hello, and thanks for stopping by! 

at the moment, i’m unable to take orders to the UK and EU through the cozybluehandmade.com system. but all hope isn’t lost! 

if you’re a UK/EU customer, please contact me to process your order directly.

March 05, 2024

stitch club :: 3/2024 :: quilted wheel

ever since my barn quilt design, i've wanted to make another quilt block pattern, and now it's here! i'm calling this new pattern 'quilted wheel' and it is based on this vintage (handsewn!) quilt piece that i was given many years ago:

i'm not a very experienced quilter, but from what i've learned online, this quilt block is called a carpenter's wheel. the origin and historical use of this block is really fascinating too. (it was used as a signal to ensalved people who were traveling the underground railroad!)

ok - so, before we start our stitching, let's do some easy prep work.

first, iron your fabric and hoop it up tight! i like to dampen the fabric with water before ironing, so that there are absolutely no creases or wrinkles.

next up, let's get some needles threaded and ready. snip the floss from the card (above) and then pre-thread some needles and have them ready to go:

i'm using 3 strands for my stitching, so i've got 3 strands in each needle. remember that floss comes 6-stranded, so you need to separate the individual strands and only use 3 of them at a time.


and now here we go... time to start stitching!

i am using satin stitch for this pattern. i love the bold, velvety texture that satin stitch has, and i think it'll look great for this piece.

if you would like to follow my lead here, notice that i'm orienting the stitches diagonally across the diamond shapes. also, notice that i'm not stitching diagonally for all the shapes -- that's just for these outer, pointy pieces.

(does that make sense? when i look at these shapes, some look extra pointy and diamond-shaped. the others are paired up, so they appear less pointy to me.)

⚡if you are not a satin stitch fan, this next part is for you.⚡

i know that many of you aren't huge satin stitch fans, and i get it, i really do. it takes a lot of practice to get consistently good results, and there's really no shortcut. the best way to improve your satin stitch is to keep practicing and trust that your work will just keep getting better and better.

however, there are SO MANY ways to fill a shape if you don't want to use satin stitch.

here are a few ideas i'd love to share with you:

seed stitch - just make a bunch of scattered small straight stitches. make them big or tiny, pack them in tight to completely cover the area, or space them out as a lighter fill.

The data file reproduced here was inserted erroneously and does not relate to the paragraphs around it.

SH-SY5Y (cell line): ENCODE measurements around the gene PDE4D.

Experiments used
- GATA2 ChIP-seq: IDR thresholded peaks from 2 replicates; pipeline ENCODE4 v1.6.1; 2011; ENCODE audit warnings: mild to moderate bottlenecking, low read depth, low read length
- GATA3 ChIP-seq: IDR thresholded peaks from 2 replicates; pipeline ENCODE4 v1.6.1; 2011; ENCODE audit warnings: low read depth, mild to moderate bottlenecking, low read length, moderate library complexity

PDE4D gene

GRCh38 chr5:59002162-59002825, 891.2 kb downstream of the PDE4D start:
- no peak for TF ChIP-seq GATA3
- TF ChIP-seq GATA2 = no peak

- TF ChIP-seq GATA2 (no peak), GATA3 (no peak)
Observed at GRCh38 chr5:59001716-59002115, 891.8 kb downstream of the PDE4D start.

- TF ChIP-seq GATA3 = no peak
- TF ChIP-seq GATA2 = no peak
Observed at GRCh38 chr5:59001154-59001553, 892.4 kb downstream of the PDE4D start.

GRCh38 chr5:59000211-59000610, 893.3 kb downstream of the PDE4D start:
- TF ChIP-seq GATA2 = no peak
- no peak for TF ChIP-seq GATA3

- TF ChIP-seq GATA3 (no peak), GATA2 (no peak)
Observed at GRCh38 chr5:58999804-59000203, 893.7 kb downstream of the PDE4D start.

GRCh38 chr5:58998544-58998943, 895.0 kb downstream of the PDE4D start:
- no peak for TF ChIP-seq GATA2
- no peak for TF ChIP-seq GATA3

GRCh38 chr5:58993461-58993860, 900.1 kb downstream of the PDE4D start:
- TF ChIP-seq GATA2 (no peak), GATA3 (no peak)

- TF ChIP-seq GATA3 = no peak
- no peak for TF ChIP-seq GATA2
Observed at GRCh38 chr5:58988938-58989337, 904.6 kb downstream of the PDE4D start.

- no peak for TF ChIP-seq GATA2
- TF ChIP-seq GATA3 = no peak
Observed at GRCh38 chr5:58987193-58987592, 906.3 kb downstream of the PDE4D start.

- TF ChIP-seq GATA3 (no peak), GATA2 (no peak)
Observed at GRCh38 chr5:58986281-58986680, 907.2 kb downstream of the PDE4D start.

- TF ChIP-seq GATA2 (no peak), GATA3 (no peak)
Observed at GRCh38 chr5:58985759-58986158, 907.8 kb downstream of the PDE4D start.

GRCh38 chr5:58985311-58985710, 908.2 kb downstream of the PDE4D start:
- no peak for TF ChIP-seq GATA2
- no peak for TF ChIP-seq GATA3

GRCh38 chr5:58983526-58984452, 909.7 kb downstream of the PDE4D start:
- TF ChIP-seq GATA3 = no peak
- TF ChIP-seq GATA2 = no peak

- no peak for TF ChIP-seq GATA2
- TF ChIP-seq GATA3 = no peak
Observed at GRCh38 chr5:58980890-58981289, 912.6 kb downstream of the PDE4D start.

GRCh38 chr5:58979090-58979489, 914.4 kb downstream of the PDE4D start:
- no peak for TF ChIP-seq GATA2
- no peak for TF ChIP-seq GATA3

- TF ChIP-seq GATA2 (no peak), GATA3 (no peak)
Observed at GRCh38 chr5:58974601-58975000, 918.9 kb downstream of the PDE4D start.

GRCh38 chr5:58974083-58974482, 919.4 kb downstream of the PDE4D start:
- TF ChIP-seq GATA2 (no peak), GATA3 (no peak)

running stitch - stitch rows of running stitch. make the stitches the same length, or make them all different lengths. stitch rows close together and uniform, or stitch them wonky. i've shown three different running stitch ideas here.

chain - rows of chain stitch make a great fill, and gives nice texture.

colonial knots - scatter them or keep them aligned, fill the area loosely or dense.

☁ cross - i like my cross stitches wonky, but you could make yours more orderly if you prefer. make them big or small, or mix them up.

star - i've shown two examples here. one is big and fills the entire shape. the other one is filled with a bunch of tiny stars (you could easily make these into flowers by adding a knot in the center).

brick - brick stitch has a really nice texture, and i love it here. it fills the space really well, and its uniformity goes will with these geometric shapes. you could orient your stitches diagonally, horizontally, or vertically.

☁ satin - i know i said no satin, but i wanted to show you another idea for satin. instead of covering the entire shape with one solid section of satin, divide it up and stitch each section separately. the entire shape is still filled, but the sections give it a little more depth, and you could play around with patterning your sections in various ways. my example here shows 3 sections (i just drew a couple of lines to follow).

just a few ideas! hope this is helpful.


so now i'm working on the remaining pieces of the outer ring. for these shapes, i'm still using satin, but my stitches are oriented horizontally along the short sides.

i see these shapes as being more parallelogram and less diamond-shaped. so if they're parallelograms, the satin stitches are running horizontally, along the shorter sides.

somebody please help me if you can think of an easier way to explain this! 😂

i'll continue this pattern with all the shapes in the outer ring. 

for the areas in the center of this design, the stitches could be oriented diagonally, like the other super pointy diamond shapes, or horizontally, like the paralellogram shapes.

i decided to go diagonal with the stitches in the center:

and one last step, now that the satin is all done.
i'm outlining everything with the dark brown floss, using 2 strands and back stitch.
(i tried 3 strands for the outline and it was too bulky.)

 and here we are, all done:

my quilted wheel is finished and framed, and i'm really happy with how it all turned out.

this week, i'm ordering supplies for the kits + preprints (available in june) and creating the PDF pattern (available on april 1).


1 comment

  • Your Carpenter’s Wheel is lovely. I would not have thought to outline the sections, but that is a great idea! I can’t wait to order.

    Joan grove on

Leave a comment

Please note, comments must be approved before they are published

CozyBlue Blog

Asset 1

i believe small, simple acts of creativity can make the world a calmer, happier place. cozyblue helps you start one stitch at a time.